Vinsamlegast notið þetta auðkenni þegar þið vitnið til verksins eða tengið í það: http://hdl.handle.net/1946/30599
Cognitive behavioral therapy (CBT) is a first-line treatment of anxiety disorders in children and adolescents. This study conducts a systematic review and meta-analysis of the literature to assess the efficacy of CBT modalities in comparison to control contingencies for pediatric anxiety disorders. Studies were selected if they were randomized controlled trials, if CBT was manualized or modular, alone or in combination with medication. CBT was required to include behavioral treatment, exposure treatment, or cognitive elements. Eligible studies included participants aged 18 years or younger. Seventy-five studies were included, with 3132 CBT participants and 2307 control participants. The overall results indicated that CBT is an effective treatment for childhood anxiety disorders. The results showed that individual-based CBT is superior to wait-list and attention control. Group-based CBT is superior to wait-list control and treatment as usual. Remote-based CBT is superior to attention control and wait-list control. Family-based CBT is superior to treatment as usual, wait-list control, and attention control. Selective serotonin reuptake inhibitors are no more effective than individual-based CBT. Combination treatment is, however, more effective than individual-based CBT. To our best knowledge, no meta-analysis has thus far disentangled the effects of CBT modalities across various comparisons. This meta-analysis hence provides an important update to the literature on the efficacy of CBT for treating anxiety disorders in young people.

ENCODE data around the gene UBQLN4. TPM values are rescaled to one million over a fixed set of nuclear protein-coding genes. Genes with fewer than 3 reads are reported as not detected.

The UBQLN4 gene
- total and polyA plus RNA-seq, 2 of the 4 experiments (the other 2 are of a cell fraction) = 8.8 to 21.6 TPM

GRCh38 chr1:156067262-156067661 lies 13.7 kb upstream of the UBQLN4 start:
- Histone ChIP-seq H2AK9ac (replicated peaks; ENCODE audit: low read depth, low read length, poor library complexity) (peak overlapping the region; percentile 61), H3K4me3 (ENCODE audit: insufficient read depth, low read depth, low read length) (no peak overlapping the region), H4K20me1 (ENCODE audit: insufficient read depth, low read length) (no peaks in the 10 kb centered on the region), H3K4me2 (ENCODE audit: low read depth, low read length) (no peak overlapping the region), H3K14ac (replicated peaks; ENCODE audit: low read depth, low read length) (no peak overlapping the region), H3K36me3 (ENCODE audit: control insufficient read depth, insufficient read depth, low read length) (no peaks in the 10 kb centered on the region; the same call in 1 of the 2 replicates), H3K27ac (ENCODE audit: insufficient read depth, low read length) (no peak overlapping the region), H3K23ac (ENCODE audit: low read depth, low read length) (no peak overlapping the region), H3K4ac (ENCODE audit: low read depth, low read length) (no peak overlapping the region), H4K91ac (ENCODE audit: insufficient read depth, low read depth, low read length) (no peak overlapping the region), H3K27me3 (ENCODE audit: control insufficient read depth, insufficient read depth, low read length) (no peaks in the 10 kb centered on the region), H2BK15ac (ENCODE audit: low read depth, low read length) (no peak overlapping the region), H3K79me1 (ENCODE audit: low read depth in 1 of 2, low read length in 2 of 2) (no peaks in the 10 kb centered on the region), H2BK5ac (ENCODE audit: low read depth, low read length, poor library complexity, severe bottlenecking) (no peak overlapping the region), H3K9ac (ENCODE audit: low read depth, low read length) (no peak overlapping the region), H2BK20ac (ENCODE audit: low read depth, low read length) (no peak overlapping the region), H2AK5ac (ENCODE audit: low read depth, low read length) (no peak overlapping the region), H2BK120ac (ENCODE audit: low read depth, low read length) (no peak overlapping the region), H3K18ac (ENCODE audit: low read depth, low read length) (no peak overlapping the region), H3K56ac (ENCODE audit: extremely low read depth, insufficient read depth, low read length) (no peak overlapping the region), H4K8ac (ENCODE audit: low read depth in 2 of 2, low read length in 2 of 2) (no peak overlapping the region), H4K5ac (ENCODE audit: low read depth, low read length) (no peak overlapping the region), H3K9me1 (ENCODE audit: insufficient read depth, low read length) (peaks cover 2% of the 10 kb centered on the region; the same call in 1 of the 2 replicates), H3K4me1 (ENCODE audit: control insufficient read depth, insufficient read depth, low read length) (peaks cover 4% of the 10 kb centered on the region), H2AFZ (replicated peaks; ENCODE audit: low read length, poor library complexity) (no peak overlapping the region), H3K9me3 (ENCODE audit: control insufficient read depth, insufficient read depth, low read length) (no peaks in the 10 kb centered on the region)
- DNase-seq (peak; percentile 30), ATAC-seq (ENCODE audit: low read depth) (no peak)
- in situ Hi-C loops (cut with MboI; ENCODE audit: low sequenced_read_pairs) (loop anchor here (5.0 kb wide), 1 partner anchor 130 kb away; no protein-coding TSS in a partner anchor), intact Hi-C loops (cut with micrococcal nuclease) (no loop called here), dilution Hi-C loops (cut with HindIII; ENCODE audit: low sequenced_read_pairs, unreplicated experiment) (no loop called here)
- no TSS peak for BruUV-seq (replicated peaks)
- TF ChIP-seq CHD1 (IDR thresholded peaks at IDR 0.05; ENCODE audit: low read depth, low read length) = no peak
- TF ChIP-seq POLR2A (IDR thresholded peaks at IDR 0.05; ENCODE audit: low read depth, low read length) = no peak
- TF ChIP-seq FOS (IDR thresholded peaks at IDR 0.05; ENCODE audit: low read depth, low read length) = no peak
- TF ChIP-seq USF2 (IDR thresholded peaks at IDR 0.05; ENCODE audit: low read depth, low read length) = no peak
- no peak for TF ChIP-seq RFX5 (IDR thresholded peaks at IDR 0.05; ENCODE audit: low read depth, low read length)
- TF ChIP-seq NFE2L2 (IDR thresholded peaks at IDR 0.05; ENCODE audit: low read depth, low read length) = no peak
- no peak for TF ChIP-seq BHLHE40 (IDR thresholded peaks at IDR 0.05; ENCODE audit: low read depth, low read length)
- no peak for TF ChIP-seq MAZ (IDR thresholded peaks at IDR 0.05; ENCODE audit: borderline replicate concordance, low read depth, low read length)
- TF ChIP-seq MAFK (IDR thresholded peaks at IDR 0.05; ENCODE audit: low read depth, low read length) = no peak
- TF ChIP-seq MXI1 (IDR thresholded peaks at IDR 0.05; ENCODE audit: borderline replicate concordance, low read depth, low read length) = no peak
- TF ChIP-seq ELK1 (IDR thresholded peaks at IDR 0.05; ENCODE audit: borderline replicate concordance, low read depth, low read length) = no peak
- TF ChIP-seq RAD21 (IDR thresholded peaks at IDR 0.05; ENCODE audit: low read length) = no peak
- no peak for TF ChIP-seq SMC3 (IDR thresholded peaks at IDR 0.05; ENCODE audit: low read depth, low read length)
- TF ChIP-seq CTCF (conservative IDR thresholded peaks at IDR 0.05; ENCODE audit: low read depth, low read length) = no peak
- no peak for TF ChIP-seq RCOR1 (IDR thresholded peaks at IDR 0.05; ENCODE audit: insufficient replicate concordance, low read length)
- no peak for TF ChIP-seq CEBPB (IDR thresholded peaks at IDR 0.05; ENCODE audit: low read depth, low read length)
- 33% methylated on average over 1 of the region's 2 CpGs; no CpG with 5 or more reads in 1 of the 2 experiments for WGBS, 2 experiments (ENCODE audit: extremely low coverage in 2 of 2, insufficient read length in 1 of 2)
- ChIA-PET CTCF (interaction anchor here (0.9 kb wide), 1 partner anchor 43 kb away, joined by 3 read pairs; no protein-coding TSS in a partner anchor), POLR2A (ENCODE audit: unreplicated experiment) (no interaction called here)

Keywords: CBT, anxiety, children, adolescents, meta-analysis, systematic review
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